Hitachi has unveiled a new humanoid robot designed to spot customers in need of help. The awkwardly named EMIEW3 (it stands for "Excellent Mobility and Interactive Existence as Workmate" and is pronounced "emu") weighs 33 pounds, travels at speeds of up to 3.7 mph, can pick itself up when it falls over, and speaks four languages including English and Chinese. Using cameras and motion sensors, Hitachi says the bot can identify customers who need assistance (perhaps those who are stood still for long periods of time?) and will whiz over to help them. It then connects to Hitachi's cloud platform, which processes their questions and thinks up a response, like "baggage check is over there, meatbag."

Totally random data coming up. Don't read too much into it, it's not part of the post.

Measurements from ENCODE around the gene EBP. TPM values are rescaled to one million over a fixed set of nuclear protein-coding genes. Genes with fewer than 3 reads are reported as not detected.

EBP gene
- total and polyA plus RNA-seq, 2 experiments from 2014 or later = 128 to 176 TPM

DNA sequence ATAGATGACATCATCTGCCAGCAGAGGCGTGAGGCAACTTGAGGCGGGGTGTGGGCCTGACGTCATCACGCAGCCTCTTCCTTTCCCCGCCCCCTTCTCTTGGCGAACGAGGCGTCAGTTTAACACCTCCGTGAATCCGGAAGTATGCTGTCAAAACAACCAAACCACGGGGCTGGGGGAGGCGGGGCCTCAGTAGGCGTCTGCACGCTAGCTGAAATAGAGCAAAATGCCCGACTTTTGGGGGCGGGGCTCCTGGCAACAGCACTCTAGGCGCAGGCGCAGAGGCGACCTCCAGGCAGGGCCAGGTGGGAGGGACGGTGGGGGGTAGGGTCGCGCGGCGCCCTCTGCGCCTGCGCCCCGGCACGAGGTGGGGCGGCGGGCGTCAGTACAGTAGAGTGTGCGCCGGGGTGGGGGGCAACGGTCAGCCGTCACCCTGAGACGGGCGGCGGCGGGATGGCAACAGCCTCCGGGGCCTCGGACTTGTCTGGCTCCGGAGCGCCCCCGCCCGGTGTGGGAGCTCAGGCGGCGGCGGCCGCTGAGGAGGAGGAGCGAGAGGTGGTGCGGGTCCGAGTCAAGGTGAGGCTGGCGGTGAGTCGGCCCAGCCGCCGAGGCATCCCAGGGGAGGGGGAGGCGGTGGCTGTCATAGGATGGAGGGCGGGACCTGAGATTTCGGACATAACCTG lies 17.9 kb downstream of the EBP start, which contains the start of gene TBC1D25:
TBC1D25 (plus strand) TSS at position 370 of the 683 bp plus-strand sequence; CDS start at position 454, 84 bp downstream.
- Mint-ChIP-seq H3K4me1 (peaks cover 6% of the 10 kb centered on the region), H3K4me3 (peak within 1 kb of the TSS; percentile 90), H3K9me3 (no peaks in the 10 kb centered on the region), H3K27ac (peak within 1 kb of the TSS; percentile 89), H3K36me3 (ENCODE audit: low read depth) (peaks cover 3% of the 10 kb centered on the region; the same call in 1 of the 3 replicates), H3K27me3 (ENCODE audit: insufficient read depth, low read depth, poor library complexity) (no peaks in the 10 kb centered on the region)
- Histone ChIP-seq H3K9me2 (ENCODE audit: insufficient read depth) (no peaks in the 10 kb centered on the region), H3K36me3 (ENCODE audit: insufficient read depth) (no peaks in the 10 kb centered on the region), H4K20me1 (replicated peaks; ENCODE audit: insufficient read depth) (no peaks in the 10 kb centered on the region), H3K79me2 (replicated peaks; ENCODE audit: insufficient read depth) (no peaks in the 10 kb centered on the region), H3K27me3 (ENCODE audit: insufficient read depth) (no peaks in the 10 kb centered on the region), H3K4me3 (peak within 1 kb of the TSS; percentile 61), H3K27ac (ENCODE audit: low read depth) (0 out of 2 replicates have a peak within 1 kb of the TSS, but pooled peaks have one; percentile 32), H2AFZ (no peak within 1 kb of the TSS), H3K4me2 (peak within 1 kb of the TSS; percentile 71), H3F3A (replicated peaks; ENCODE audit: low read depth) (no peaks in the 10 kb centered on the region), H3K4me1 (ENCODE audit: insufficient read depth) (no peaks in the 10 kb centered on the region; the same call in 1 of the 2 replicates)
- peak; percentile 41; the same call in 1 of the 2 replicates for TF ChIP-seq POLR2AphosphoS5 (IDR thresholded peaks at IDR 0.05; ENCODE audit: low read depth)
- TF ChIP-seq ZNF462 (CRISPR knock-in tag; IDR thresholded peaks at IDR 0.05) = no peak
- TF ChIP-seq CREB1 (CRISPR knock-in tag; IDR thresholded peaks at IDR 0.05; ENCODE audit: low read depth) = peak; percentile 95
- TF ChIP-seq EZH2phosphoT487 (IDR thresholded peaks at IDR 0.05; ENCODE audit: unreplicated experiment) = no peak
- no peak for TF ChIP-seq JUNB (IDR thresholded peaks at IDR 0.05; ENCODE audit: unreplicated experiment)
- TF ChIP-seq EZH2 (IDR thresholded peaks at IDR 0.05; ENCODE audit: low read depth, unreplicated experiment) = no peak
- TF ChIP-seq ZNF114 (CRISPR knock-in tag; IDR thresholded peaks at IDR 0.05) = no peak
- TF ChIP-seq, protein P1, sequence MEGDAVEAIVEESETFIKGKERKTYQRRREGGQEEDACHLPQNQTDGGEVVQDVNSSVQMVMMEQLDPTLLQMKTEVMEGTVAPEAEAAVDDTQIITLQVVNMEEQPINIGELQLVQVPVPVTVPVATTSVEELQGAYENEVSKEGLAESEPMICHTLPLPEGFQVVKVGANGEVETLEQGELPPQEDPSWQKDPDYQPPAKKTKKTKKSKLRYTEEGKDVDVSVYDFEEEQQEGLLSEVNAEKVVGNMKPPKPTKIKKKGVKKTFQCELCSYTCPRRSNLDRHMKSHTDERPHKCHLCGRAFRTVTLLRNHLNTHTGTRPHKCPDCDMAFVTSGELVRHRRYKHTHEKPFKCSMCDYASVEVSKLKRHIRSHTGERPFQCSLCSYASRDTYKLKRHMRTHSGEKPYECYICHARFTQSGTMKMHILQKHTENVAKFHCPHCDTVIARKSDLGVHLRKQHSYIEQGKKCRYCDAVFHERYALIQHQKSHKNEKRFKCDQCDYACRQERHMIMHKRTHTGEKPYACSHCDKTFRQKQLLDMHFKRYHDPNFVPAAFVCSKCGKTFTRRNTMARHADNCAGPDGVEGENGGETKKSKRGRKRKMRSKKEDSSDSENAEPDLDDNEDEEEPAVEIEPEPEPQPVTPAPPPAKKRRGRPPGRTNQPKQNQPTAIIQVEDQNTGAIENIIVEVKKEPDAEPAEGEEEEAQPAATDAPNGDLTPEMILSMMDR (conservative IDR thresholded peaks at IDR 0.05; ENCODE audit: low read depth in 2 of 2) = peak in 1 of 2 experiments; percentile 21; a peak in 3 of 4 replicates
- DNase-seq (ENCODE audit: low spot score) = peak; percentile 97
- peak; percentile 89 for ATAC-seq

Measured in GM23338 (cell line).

The bot's proposed functionality is pretty similar to SoftBank's Pepper, a similarly glossy-looking helper bot that was first unveiled back in 2014. But like Pepper, it's not clear if EMIEW3 is actually all that useful. Customer service bots look spiffy, but they're just not as good as humans at reacting to orders or completing real-world tasks outside of controlled environments. Just this week in China, useless robotic waiters forced the closure of two restaurants where they'd been employed as a gimmick. It's an open question how good EMIEW3 is at actually identifying the people who need help, but we'll have to wait until 2018 to find out, when the bot is scheduled to go on sale.